Rules On Real Estate Ownership For Spouses in Thailand
It is stipulated under the Thai laws that a foreign national is not allowed to co-tenure with his or her other half who is a Thai national. Also, they are not allowed to have any significant tenure of the land as mutually possessed conjugal or wedded assets between spouses. That means that even if a foreigner marries a Thai and the foreigner use his or her own money to buy a land in Thailand, the Thai national will be the one who will legally own the property regardless of who paid for the property.
The above process also applies to other real estate assets in the country. With this, the property purchased as a private asset will not become a conjugal asset between spouses.
Risks of Foreigners Buying a Property Under The Thai Spouse’s Name
The land can be purchased using the identity of Thai national, who in a particular instance, is wedded to an alien (foreign). Conversely, this bares with it some risks and a lot of legal requirements. If a Thai citizen with an alien spouse desires to purchase an asset, evidence will be needed that the resources which will be utilized to purchase the asset is lawfully obtained from the spouse who is a Thai national only.
This rule also applies to cases of purchase of a condominium unit which is a part of a condominium building that will exceed permitted share of alien (foreign) possession. In instances of acquisition of real estate assets, the Thai spouse has to prove that the resources utilized is privately owned or a Sin Suan Tua by him or her in accordance to two (2) provisions of the Thailand Civil and Commercial Code.
Sin Suan Tua includes:
- assets privately owned by either of the husband and wife prior the marriage
- assets that are used by either party separately such as properties used for work
- assets obtained by either party throughout the matrimony through donations or presents;
- property which they call Khongman.
Moreover, the Thai party must show proofs in an official statement of authentication that all resources paid for the real asset is privately owned by either party in the marriage and not a joint asset.
In this situation, the Land Department of Thailand’s policy is to inspect the authentic basis of resources to be utilized in the purchase. In cases the alien spouse is not a domicile of Thailand, it can be recorded by any authorized party in that particular country where the foreign spouse lives.
The abovementioned conditions will also pertain to listing of tenure over the land at the Thailand’s Land Department Office. The guideline and method are aimed at averting the possibility of the Thai spouse and foreign spouse co-own the assets. This is based on Thai Family laws chapter on “assets between husband and wife”.
It is also aimed at avoiding the Thai spouse acting as the owner of land on behalf of the alien spouse. In addition, the certified authentication letter is based on the principle of a certain provision in the Thailand Civil and Commercial Code which is Section 1472. It also states that if a privately owned asset has been traded for other property such as land, that property shall be in effect privately owned.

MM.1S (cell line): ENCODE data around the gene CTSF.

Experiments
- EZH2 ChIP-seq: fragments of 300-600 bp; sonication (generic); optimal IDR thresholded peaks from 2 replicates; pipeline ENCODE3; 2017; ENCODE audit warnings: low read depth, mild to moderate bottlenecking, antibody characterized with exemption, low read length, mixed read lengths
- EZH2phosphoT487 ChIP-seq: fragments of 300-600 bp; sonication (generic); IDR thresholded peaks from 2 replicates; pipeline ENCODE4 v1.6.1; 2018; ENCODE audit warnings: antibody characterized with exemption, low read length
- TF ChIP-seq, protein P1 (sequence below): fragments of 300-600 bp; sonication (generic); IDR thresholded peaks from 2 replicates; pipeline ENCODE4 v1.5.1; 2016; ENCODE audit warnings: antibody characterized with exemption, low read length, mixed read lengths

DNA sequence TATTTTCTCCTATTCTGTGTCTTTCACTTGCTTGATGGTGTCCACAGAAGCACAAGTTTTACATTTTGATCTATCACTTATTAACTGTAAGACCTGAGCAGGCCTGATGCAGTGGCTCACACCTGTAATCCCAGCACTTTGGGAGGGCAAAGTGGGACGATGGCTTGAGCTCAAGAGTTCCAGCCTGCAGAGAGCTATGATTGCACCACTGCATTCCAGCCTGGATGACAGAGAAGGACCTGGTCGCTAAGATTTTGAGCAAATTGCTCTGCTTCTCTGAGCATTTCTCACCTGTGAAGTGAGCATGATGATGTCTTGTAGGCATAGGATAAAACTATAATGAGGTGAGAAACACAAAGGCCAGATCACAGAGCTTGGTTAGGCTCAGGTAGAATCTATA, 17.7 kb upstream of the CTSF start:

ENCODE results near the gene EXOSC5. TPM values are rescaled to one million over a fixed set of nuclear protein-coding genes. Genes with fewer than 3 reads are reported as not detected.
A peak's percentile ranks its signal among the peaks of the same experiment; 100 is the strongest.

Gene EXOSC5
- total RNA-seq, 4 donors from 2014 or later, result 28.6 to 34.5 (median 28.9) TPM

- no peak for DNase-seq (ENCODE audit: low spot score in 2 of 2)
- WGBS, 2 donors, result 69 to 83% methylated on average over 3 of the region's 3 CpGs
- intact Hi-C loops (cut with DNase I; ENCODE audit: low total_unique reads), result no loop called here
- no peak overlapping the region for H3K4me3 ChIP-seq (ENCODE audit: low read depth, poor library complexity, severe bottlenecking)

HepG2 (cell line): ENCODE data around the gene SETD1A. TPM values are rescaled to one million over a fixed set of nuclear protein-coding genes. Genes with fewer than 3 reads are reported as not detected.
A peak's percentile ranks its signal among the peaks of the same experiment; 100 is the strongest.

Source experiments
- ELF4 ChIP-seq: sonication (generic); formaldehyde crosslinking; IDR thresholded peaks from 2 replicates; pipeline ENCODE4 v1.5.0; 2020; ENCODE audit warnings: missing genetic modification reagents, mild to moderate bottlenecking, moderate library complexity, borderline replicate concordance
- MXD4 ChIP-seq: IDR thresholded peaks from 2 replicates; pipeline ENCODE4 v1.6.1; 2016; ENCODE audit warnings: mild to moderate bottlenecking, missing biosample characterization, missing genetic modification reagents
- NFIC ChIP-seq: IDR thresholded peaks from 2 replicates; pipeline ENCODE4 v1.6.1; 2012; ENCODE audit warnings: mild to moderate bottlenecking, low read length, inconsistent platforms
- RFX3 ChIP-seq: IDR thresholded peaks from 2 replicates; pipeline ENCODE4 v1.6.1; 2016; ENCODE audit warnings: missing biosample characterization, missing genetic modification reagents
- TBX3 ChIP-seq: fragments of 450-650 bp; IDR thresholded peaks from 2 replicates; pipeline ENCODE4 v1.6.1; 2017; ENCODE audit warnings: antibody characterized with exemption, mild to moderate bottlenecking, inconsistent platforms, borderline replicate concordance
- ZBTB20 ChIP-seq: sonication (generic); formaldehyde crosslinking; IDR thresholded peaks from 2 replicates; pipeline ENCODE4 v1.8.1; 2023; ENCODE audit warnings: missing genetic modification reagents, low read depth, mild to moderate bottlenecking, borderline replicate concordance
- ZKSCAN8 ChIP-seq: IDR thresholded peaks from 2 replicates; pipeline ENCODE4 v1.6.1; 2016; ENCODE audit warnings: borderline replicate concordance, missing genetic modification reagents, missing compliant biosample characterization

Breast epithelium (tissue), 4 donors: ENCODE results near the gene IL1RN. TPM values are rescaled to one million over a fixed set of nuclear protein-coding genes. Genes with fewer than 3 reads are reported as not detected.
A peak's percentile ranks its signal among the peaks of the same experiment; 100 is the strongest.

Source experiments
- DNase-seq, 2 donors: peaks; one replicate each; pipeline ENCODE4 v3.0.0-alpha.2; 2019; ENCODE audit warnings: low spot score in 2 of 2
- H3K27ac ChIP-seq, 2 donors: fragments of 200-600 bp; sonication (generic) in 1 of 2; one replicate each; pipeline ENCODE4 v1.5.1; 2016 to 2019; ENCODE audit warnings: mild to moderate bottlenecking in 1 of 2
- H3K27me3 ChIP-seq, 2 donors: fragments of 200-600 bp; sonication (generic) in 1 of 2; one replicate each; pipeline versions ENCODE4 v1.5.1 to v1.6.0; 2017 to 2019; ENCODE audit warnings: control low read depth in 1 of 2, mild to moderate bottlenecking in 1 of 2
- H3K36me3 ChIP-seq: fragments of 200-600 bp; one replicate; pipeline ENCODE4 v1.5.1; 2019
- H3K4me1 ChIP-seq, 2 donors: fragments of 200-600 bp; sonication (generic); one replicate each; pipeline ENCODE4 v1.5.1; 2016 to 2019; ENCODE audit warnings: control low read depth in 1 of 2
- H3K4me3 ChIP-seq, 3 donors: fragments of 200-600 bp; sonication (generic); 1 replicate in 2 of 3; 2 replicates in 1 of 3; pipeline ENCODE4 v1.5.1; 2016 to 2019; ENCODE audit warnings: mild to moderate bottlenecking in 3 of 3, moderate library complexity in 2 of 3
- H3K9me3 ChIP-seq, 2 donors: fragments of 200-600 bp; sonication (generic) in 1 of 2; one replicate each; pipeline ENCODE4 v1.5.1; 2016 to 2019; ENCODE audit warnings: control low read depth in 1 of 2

Foreigner as a Statutory Heir
In theory, as a legal heir, an alien who is wedded to a Thai citizen can have possessions of the land by means of inheritance. The alien (foreign) spouse can also record such tenure following the attainment of acquiescence from the Minister of Interior.
As stipulated in one of the provisions of the Thailand Land Code Act, an alien (foreign) spouse who obtains property through legacy as the legal heir can have tenure in such property with the given authority from the Minister of Interior but is subject to limitation such that it should not exceed the plots provided and clearly stated in Section 87 of the code.
However, it must be taken to consideration that the above provision concerns only the alien tenure of property acquired through a treaty and not to foreigners being recipient of land as a legal heir from the Thai partner.
Alien (foreign) spouses who get hold of land through legal succession has to reassign the property within one (1) year to a Thai national. It must be further noted that this can be useful only to foreign persons inheriting land as a legal successor and not to foreign inheritors who obtain land under a last will.
Any foreigner who gets hold of a condominium unit through legacy, either as a legal heir or inheritor under will, shall obtain rights of such unit and must meet the criteria set under Section 19 of the Thailand Condominium Act to essentially record rights with the Land Department of Thailand.
If that person has not met the requirements under section 19 or if he qualifies but the ownership would exceed the allowed forty-nine percent (49%) foreign ownership in the condominium building, it is required by law that the unit shall be disposed of within one (1) year from the date of acquisition of such condo unit. If the foreigner be unsuccessful on this, the Director-General of Land Department shall have power to sell the condominium on the foreigner’s behalf.